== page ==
Reasonable jurists might disagree with the state courts' factual findings. But applying the deferential standard this Court and all federal courts are required to apply to state court findings, reasonable jurists would not conclude those findings had been rebutted by clear and convincing evidence. And even if the Court were not bound by deference to any state court findings, the whole body of evidence, including new evidence Hill now offers, does not meet the high standard required to pass through the Schlup "actual innocence" gateway. While it is possible a trier of fact could find Hill not guilty in light of the new evidence, reasonable jurists could not conclude this was one of those "extremely rare" cases where it is "more likely than not that no reasonable juror would have convicted him in the light of the new evidence." Lee, 653 F.3d 938 (quoting Schlup 513 U.S. at 327) (emphasis added).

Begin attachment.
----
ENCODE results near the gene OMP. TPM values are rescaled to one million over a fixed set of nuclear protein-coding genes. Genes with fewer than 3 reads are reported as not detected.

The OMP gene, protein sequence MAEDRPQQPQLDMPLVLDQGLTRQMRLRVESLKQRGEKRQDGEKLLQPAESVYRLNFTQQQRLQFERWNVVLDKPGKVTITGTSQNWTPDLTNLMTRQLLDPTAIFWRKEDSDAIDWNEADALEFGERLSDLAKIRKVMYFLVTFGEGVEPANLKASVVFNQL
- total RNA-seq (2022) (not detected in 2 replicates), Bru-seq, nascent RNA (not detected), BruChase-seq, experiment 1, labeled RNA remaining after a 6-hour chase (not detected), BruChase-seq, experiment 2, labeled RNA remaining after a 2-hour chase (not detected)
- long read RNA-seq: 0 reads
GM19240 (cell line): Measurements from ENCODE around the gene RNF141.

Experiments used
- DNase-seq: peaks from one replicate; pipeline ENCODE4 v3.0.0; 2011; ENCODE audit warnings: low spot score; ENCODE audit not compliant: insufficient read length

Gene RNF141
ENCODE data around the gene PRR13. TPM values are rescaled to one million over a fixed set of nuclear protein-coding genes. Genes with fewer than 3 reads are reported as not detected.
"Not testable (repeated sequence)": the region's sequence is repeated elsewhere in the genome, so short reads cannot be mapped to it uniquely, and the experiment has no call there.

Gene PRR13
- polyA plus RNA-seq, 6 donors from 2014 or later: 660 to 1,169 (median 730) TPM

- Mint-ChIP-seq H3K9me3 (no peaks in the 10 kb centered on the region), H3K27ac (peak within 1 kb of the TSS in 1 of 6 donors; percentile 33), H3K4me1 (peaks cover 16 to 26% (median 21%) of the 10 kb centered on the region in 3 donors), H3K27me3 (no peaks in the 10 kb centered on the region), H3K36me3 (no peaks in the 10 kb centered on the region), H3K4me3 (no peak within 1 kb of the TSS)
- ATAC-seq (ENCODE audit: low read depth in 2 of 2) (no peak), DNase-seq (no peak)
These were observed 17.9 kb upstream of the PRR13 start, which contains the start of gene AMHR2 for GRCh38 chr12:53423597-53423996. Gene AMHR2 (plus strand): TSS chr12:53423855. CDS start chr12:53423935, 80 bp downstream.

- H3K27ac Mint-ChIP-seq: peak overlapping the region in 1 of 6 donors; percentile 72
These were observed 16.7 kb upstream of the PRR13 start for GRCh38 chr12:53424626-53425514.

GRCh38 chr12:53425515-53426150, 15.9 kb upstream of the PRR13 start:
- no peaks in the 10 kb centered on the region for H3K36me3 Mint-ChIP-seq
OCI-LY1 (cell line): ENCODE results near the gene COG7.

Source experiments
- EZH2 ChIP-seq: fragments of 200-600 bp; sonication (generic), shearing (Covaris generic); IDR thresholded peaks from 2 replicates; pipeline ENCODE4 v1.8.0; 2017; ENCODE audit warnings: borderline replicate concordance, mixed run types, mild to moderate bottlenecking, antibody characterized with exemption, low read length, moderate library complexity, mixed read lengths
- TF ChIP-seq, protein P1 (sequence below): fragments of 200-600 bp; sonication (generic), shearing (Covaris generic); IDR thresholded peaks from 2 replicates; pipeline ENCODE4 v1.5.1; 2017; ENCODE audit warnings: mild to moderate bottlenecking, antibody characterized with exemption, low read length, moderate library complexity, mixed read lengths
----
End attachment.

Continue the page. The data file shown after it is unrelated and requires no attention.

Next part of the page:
Because Hill's claims cannot pass through Schlup's "actual innocence" gateway, they are clearly time-barred under AEDPA. Among other things, Hill left an obviously unreasonable 17-month gap between rounds of state habeas review. In addition, the California Court of Appeals denied Hill's third and fourth petitions both on the merits and as untimely (see Lodgment 18 at 2; Lodgment 22 at 1), and Hill never appealed either ruling to the California Supreme Court. See Evans v. Chavis, 546 U.S. 189, 194 (2006) (quoting Carey v. Saffold, 536 U.S. 214, 226 (2002)) (explaining that if California Supreme Court denied petition as untimely, "that would be the end of the matter").
The Court therefore CERTIFIES this appeal is not taken in good faith, and DENIES the motion for ...